Kate cried for at least 6 hours a day - sometimes more. She wouldn't sleep for longer than 22 minutes at a time. Weren't babies supposed to sleep the day away? Not mine. She had reflux which I am sure didn't help, but that baby would only sleep in my arms and would cry the rest of the day. This behavior only added to my crying. I felt helpless. I felt that I couldn't take care of my baby. I couldn't get leave her with anyone else because my anxiety would skyrocket and I honestly didn't believe anyone else could take care of her as well as I could. I didn't even want to give anyone else the chance. So as I was dying to have a moment of peace to myself, I was glued to that baby girl.

It was 8 months later when I was 2 months pregnant with Caroline that I realized I needed help. I was rocking Kate in her room and I was uncontrollably crying. It looks ridiculous now, when I picture it. Me, hysterically crying while trying to maintain the melody of Twinkle Twinkle. it was then that my 8 month old baby reached to my face and wiped my tears. She wiped MY tears. What the hell was going on? I was supposed to be taking care of my baby, not have her take care of me. It was then that I decided I needed to call my OB. I also reached out to my friend, Amy, who had bravely shared her story of post partum OCD with me.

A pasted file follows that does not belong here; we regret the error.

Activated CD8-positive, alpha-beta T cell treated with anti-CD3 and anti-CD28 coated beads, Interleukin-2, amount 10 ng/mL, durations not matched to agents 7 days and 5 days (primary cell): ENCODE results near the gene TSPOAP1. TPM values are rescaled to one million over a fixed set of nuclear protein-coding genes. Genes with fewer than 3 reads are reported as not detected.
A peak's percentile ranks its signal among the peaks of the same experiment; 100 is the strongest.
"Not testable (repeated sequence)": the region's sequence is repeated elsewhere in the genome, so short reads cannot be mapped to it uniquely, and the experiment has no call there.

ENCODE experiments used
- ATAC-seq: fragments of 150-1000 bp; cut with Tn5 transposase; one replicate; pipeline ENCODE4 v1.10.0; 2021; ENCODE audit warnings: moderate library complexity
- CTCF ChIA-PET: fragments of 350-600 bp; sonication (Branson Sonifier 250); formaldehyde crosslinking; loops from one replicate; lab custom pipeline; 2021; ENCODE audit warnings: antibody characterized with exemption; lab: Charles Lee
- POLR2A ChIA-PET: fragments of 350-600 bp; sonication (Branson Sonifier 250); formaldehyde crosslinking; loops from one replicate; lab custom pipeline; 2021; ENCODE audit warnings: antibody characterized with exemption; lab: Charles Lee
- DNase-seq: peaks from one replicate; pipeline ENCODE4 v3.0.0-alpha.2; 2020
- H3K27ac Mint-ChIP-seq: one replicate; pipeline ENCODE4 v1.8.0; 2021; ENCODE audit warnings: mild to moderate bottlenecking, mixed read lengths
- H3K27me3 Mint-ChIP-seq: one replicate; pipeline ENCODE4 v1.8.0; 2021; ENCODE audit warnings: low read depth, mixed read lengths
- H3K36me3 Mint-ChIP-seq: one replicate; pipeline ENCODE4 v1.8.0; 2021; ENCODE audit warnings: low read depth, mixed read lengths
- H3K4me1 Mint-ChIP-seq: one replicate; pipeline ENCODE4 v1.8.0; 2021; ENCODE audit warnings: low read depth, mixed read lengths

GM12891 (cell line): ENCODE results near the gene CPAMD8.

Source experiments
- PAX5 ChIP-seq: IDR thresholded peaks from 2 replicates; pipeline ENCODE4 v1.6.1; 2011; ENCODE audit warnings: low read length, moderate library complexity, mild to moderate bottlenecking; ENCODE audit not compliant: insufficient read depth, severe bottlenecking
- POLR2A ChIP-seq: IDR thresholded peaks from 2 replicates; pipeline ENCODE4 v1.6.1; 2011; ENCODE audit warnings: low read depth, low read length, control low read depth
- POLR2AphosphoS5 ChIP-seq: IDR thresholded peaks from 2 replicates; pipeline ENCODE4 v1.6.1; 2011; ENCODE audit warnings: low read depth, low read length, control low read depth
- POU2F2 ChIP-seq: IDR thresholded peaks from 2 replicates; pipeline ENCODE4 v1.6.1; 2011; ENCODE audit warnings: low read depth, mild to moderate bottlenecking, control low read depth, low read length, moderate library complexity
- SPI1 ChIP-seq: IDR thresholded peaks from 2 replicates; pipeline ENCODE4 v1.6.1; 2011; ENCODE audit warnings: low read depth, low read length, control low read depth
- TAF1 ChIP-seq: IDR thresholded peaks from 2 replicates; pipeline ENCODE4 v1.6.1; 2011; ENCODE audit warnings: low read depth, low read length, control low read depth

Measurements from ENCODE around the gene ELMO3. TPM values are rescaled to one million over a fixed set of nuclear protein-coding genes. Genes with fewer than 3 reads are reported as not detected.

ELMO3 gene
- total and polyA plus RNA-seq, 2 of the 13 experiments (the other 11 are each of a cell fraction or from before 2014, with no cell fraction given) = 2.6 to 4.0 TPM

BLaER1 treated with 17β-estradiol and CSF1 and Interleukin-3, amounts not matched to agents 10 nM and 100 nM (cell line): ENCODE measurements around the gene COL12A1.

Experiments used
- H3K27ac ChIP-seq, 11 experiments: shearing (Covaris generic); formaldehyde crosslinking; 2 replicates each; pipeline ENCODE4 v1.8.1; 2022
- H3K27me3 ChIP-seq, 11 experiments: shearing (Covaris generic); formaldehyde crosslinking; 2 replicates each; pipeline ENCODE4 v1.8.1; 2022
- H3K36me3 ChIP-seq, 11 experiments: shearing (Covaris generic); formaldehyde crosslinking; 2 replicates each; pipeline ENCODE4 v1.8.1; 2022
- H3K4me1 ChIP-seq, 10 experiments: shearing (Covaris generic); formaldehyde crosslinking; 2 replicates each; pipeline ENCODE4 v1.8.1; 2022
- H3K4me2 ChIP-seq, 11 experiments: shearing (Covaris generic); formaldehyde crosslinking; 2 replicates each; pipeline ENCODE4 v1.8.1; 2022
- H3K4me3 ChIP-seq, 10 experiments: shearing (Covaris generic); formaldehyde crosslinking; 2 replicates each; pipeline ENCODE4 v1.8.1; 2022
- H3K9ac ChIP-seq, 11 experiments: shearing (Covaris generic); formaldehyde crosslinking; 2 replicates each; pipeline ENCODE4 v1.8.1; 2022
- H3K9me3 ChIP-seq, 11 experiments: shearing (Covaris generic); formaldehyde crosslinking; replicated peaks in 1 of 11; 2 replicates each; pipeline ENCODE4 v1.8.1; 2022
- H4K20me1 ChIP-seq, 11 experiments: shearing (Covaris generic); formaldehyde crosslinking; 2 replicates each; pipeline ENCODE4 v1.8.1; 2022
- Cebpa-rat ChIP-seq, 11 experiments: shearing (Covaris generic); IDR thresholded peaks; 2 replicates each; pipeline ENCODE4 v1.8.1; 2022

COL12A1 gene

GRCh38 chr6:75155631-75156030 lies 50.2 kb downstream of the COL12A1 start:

Fast forward 3 years to this email. As the advice came rolling in (get out of the house, pump, etc), I carefully typed my own email and sent it. Here's what I wrote:

I've been thinking alot about how to respond to this post. I was/ am someone who deals with post partum depression, post partum anxiety, and post partum OCD (not like regular OCD). And I've been trying to think what I would have wanted to know in those early dark days.